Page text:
Additionally, previous FACMAC focused heavily on the north and West SEattle b/c the south/south east of Seattle doesn't have the same level of capacity crisis - there are more seats and lower density of kids in that quadrant of town - the schools/seats may not be in the geographically right places for the kids, and the walk zones are pretty bad, but the match of seats to kids is easier to make because there are seats, a good starting point (get THE CITY to work on safe routes to school - that's really hard for SPS to do! And certainly way outside of capacity management).

Although one of the absolute experts - Meg Diaz, since she comments here I'll name her - was from the central/south part of Seattle, I think - not the north or West Seattle. So there was very effective representation.

It was a level of expertise on that task force that could not be assembled by a private consulting group, absolutely not. SPS could hire some outfit from Virginia or California or Kent or wherever - but the volunteers of FACMAC had as much or more skills and all the local knowledge outside consultants (heck, outside Superintendents!) never get in a few visits.

These were people who went and eyeballed every school. Built their own projections for enrollment from census tract data. Ran multiple scenarios with different formulas to try to figure out what the high enrollment projections should really be. They were former logistics specialists, former large commercial project financial people, ex-lawyers, zoning people, large project managers, architects, engineers, people who worked in facilities management in other school districts but lived in Seattle, etc - and all of them were parents who knew and were extremely invested in the success of SPS - unlike outside consultants.

One more example: For instance, after district staff set initial proposed boundaries, FACMAC volunteers walked or drove almost every boundary in the very early draft phases before it all was presented to the public - again, a whole lot of boundary errors and minor adjustments were corrected at that phase in FACMAC feedback to SPS.

It's very easy to criticize FACMAC b/c it did or didn't do something - armchair volunteering, anyone? - but come on, look at how hard it was for a different group that had ONE clearly defined job - elementary math adoption - to be successful, and look at the s&*tstorm that math adoption committee faced from all sides. Then consider the success of FACMAC as a whole over two years and issues as broad as levy priorities, boundaries, new schools like JAMS and the STEM school at Boren (see, NE and WEST SEATTLE - both areas!), please, before saying they were a bunch of self-interested NE tools.

I have never seen a less self-interested group, or a volunteer group that actually managed to accomplish so much and avert so much else.

Signed - Proud/Sad

Anonymous said...


I can't speak for everyone, but I don't blame the parents who served on FACMAC, I blame the district.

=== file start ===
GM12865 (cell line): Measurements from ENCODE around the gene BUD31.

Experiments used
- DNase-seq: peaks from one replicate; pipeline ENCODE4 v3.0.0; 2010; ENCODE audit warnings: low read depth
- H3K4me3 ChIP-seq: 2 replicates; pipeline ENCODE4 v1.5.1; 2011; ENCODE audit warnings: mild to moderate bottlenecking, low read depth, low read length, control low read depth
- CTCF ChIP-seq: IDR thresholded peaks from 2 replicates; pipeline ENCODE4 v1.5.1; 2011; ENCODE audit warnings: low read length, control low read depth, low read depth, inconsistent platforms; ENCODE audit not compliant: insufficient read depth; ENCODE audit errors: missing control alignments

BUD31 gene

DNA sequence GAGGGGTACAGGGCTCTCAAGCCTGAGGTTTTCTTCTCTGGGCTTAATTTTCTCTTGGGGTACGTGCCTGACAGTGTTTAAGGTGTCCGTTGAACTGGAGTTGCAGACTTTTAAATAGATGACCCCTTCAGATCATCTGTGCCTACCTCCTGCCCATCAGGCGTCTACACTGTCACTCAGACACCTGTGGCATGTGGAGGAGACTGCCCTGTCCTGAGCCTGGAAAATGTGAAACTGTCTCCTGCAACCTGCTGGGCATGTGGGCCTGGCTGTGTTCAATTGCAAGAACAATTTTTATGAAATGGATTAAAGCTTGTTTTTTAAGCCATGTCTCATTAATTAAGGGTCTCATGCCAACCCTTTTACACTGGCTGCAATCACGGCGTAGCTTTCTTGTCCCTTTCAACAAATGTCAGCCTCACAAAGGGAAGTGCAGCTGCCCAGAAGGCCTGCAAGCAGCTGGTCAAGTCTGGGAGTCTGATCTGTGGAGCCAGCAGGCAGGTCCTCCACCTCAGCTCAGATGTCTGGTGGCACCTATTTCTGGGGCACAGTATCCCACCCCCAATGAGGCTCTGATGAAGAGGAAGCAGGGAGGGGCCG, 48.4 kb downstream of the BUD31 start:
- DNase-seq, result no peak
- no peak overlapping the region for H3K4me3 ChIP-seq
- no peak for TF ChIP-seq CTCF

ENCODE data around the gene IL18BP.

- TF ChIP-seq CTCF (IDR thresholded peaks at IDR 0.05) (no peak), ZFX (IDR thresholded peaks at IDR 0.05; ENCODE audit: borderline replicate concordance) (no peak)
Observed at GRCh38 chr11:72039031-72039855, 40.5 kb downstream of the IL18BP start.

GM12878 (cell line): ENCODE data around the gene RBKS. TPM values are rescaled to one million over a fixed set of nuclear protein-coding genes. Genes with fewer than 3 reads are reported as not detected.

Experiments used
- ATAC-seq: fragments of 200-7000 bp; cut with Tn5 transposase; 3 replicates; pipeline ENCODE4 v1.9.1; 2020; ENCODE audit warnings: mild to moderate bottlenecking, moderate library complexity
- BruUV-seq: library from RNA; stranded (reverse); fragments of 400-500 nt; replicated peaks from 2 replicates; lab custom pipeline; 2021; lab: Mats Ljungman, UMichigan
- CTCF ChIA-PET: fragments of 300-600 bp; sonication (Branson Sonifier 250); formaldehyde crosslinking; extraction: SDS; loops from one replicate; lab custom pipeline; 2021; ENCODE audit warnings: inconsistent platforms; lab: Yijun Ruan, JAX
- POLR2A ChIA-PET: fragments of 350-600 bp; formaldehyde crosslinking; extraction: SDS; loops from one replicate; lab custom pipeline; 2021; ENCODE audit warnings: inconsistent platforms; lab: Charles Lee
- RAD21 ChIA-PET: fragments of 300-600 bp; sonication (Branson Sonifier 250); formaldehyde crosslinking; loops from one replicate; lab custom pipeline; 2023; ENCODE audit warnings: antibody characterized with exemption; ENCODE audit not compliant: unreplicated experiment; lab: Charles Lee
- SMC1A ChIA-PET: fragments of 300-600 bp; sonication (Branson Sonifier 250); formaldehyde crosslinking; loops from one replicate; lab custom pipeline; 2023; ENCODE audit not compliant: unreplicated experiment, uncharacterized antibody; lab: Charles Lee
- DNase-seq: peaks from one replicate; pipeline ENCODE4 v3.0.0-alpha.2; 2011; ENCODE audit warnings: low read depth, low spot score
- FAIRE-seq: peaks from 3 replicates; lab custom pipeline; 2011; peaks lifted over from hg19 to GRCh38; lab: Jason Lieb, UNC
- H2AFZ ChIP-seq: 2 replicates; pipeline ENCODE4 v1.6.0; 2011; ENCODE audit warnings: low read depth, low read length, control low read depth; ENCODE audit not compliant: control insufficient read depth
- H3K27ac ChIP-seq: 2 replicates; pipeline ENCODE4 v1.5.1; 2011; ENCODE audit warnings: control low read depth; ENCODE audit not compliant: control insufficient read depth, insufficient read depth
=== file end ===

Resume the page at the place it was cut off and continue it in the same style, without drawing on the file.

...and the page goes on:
I knew several parents who served on the committee, so I heard stories about it. I have also been around the district for years, and my child was at one of the schools effected by the first round of stupid closures, so I know very well that the district believes that parents are dumb, know-nothings who just get in the way. We tried over and over and over to show the district city data proving that those schools should remain open and that we would even need to open additional schools in the not too distant future. Didn't care - they already had their plan and they were going to do it no matter what.

Some of those ideas that you say the district tried to do are absolutely ridiculous. I am cynical enough to believe that the district puts out inane ideas so that we will all be relieved when they pull back that idea and put out less-bad, but still terrible ideas.

I know the parents worked tons of hours and were thrown away by the district. I am sorry the district didn't listen to them because it would have helped, if not prevented, many of the problems we are suffering now.

I would hope the district learned from this, but their original idea to just move the HCC 4th and 5th graders to Lincoln when the growth at Lowell proved too much (growth they ignored BTW), proves that they did not. That idea only proved my cynical view - that the district always throws out a terrible, untenable idea as their first part of negotiations.

By the way, not everyone who applied to serve on FACMAC was asked to be on the committee. I don't believe that not serving on the committee means that you are a lazy complainer or an "armchair volunteer." I am sure I am not the only one who has worked many volunteer hours at my child's school and does not deserve that kind of slam.


Carol Simmons said...

The District is to be commended for including volunteers with a diversity of perspectives to serve on this committee. Until we examine everything we do through an Equity lens nothing will change.

Eric B said...

I think that a big part of the problem with geographic representation on FACMAC was that there was no process to add people to the committee. When some people stopped showing up for whatever reason, there was no way to replace the interests that they represented. By the end, only the die hards were left. I think it started out with pretty good representation, it just didn't end as well.

Chris S. said...

Proud/Sad - LIKE BUTTON! I appreciate all the work committee members put in, and I do believe things could be much, much worse. Thank you!

Chris S. said...

Also, there's a conversation going on also over at WPD about lack of diversity at the upper-levels of WSPTA. I don't know how you are going to get inclusion of people without discretionary time unless you make it super-quick-and-easy to give input, and then, is it meaningful? Send a selfie to your legislator! -yes. Complex capacity decisions where you have to have a lot of understanding to even imagine the ramifications? I don't know. I will observe that "lack of diversity" is a very convenient excuse for bureaucrats to ignore 99.9% of the input they get (especially that which they don't like.)